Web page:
[P]ostmodernism isn't the only problem. Americans, in particular, increasingly believe that scientists should not be allowed to do whatever they desire and instead should be held accountable to the public. Because many scientists receive funding from taxpayers, many Americans feel that politicians have a right to dictate what scientists can and cannot study. Even though the vast majority of politicians (and voters) are not in a position to decide which research is worthwhile, the point is still legitimate and, in our current cultural and political climate, nearly impossible to dispute.
I think we saw that conflict between Lernfreiheit and science bought and paid for last week. "Yet, the inefficiency of poetry or pure physics (that is, physics not tied to corporate and government grants and agendas) is an incommensurate gift and of great value."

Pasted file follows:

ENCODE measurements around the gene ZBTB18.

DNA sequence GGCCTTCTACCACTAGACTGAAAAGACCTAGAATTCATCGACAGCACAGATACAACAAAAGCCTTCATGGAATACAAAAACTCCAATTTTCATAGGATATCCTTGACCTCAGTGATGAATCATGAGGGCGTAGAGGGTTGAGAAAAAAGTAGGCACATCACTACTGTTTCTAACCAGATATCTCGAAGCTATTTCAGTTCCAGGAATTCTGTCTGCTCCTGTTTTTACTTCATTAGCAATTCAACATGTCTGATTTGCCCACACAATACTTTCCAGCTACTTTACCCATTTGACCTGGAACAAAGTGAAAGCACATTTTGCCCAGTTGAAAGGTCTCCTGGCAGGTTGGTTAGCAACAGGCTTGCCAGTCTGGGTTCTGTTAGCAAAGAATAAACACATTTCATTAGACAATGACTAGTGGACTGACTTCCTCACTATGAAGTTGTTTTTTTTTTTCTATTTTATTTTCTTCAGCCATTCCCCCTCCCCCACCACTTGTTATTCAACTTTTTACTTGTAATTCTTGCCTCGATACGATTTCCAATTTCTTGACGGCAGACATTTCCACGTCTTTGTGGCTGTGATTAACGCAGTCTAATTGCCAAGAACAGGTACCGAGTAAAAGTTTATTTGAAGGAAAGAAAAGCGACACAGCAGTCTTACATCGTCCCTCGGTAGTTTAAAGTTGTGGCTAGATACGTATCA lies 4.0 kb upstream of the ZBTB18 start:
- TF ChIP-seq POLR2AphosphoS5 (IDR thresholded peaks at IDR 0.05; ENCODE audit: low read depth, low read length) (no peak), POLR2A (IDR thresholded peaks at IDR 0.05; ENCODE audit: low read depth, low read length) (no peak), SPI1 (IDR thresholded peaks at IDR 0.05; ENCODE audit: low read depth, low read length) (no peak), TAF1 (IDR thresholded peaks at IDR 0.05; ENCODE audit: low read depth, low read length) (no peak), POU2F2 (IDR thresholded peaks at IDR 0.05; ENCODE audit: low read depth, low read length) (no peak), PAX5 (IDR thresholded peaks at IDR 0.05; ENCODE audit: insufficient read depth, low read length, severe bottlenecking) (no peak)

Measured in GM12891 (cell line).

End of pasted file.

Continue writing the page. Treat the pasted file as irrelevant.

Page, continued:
There are two bad ideas at work.  One is the idea that only the government ought be funding research.  Perhaps university endowments exist for a reason.  But that's defensible only to the extent that researchers conduct their work with a sober sense of purpose and in a way that respects the moral status of other people.  The other, which may have its roots in postmodern thinking, is that science per se disrespects the moral status of other people: pick any pejorative ending in -centric and reflect.


I have been adamant that a real circus includes elephants, and I model that circus.

I've also noted that circuses are not inherently detrimental to the welfare of elephants.

But the big cities have been passing job-killing regulations that lead to unemployed elephants, as the downside of running what you call The Greatest Show on Earth and what students of circus know as Big Bertha is that you have to play the big cities.